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Novo Nordisk, Eli Lilly Could Fatten Up on Weight-Loss Treatments

Given that less than 3% of the 110 million obese Americans are being treated with drugs, new medications from Novo Nordisk AS (NYSE:NVO) and Eli Lilly and Co. (NYSE:LLY) could fatten the bottom line of both companies along with their share prices.

Novo and Lillys drugs are in a new class of medications known as incretins. Patients have achieved unprecedented weight lossmore than 20%-with the duo in scientific studies. We do not want to get ahead of ourselves here, but some analysts are throwing around otherworldly sales figures for the treatments at the start of the next decade, numbers that would dwarf the $20 million generated annually by the best-selling drug in history, Humira.


Novo needs to execute better if its drug Wegovy is to take off. The company stumbled out of the starting gate due to supply problems that cropped up late last year. They have continued in 2022, prompting the company to backtrack on its stated plans to fully launch the drug in the second half of 2022; the unveiling is now expected at the end of the year.

When Novo got U.S. approval in 2021 to market Wegovy, the companys share price climbed 50% over the following year, topping out at about $122 in early April. The delayed introduction soured some investors, and Novo now trades at about $106. That still gives it a hefty multiple of nearly 36 based on the trailing 12 months, well above most of its peers.

Novo Nordisk, Eli Lilly Could Fatten Up on Weight-Loss Treatments
Novo Nordisk, Eli Lilly Could Fatten Up on Weight-Loss Treatments

Eli Lillys challenger tirzepatide, like Wegovy, is given by weekly injection. It allowed people to lose more than 20% of their weight in a study reported in June. It is not yet approved for weight loss. It received authorization for type 2 diabetes in May, when it was branded Mounjaro. The company had planned to ask the Food and Drug Administration for approval to treat weight loss late next year, but it recently said it would talk to the agency about moving the date up.

Mounjaro is one reason that Eli Lilly is a Wall Street favorite among pharma stocks. At its recent price of around $300, it trades at 34 times the consensus forward 12-month earnings forecast, or twice the average multiple of its sector.

Taking on the weight of the world could make Novo Nordisk and Eli Lilly into two of this decades best drug stocks, reported Fidelity. But there are some good reasons for investors to be wary about jumping into the stocks based on the potential of the incretins.

For one, Novo has most of its chips on products like Wegovy, without any other potential blockbusters in the pipeline. Eli Lilly is in much better shape. The Indianapolis-based industry giants pipeline is diversified, with treatments aimed at Alzheimers disease, autoimmune disorders and cancer.

Wall Street is enthusiastic about the new class of obesity drugs. At the start of June, JPMorgans Richard Vosser upgraded his rating on Novo stock from neutral to overweight, doubling his sales forecast for the companys incretin products. He thinks the twins Wegovy and CagriSema will surpass Eli Lillys product sales and add up to $27 billion of the $40 billion total revenue for Novo in 2030. He says that Novos stock could reach $127 next year.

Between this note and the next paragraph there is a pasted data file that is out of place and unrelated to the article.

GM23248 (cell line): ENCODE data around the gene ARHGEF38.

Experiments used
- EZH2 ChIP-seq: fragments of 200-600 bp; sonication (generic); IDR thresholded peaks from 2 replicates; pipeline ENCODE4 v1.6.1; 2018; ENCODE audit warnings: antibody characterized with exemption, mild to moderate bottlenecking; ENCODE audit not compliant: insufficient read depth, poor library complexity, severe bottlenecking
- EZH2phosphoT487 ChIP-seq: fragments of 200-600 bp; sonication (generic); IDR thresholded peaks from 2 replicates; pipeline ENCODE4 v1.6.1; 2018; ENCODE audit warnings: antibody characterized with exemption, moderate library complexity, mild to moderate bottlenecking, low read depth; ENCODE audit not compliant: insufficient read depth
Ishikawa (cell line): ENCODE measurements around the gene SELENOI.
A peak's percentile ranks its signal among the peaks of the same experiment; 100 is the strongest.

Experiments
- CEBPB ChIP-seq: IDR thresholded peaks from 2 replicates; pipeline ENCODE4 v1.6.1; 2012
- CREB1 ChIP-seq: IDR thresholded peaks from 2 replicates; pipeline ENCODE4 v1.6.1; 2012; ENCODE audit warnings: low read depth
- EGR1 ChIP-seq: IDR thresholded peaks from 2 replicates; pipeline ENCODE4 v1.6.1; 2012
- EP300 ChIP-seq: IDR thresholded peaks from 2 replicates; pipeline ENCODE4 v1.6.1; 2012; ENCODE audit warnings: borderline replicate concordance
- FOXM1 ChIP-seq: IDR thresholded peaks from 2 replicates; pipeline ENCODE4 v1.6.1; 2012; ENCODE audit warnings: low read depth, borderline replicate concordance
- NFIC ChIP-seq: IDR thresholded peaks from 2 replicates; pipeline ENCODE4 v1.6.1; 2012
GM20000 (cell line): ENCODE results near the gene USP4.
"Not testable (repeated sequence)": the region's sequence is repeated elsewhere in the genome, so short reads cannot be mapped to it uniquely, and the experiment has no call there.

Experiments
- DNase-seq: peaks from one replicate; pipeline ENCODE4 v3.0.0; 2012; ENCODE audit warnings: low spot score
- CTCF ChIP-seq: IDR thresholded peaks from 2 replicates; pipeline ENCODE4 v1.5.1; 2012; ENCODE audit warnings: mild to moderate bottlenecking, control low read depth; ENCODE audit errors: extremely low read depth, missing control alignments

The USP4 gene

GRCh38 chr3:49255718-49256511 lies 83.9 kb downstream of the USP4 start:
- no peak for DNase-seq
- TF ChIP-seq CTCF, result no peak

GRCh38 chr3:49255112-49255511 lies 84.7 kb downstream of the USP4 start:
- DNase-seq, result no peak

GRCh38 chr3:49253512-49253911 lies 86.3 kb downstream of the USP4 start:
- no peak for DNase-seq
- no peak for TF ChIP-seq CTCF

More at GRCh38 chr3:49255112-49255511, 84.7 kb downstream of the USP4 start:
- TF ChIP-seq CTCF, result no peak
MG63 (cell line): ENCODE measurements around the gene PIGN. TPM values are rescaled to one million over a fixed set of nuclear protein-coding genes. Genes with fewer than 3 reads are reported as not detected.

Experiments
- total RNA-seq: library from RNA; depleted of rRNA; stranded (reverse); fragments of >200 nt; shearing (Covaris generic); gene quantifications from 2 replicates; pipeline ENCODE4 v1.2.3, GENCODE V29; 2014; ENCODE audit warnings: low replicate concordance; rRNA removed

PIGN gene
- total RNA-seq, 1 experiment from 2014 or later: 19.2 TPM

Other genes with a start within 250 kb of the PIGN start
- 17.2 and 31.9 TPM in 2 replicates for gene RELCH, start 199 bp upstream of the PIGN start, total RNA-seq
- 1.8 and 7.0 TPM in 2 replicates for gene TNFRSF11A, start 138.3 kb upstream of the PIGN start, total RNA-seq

Michael Leuchten of UBS has a different opinion. A few weeks after Vossers upgrade, Leuchten dropped his rating on Novo from neutral to sell. He thinks that Eli Lillys incretins will outperform and outsell Novos, leaving less upside in the latters sales than its premium-priced stock requires. He is concerned that Novos revenues are too concentrated, projecting its semaglutide-based products could account for 60% of company sales in a few years.

Conversely, Eli Lilly could capture the lions share of the diabetes and weight-loss markets for these products, and still not have the incretins rise above 40% of its total revenue, according to UBS analyst Colin Bristow. Incretins could bring in about $22 billion of the $52 billion that Bristow projects for the company in 2030. He thinks its offerings will remain best in class, an advantage already built into Eli Lillys share price, the primary reason for his neutral rating.

If incretins are to achieve their full potential, one big issue to overcome is insurance reimbursement. Incretins treat, not cure, obesity. This means patients will need the shots for the foreseeable future, a cost health payers may not be ready to absorb.

Many insurers do not cover anti-obesity medicines, Maria Cecilia Asnis, an endocrinologist who runs the medical weight-loss program at Stamford Health in Connecticut, said. List price is also a barrier. People are going out of the country to get these medications.

Patients without coverage are looking at shelling out $1,000 to $1,500 for Novos Wegovy, Asnis said. What Novo and Eli Lilly have to demonstrate is that helping people lose weight will reduce the incidence of other more costly health problems like diabetes and cardiovascular disease. That proof is going to require clinical trials if incretins have any hope of qualifying for reimbursement.

This article first appeared on GuruFocus.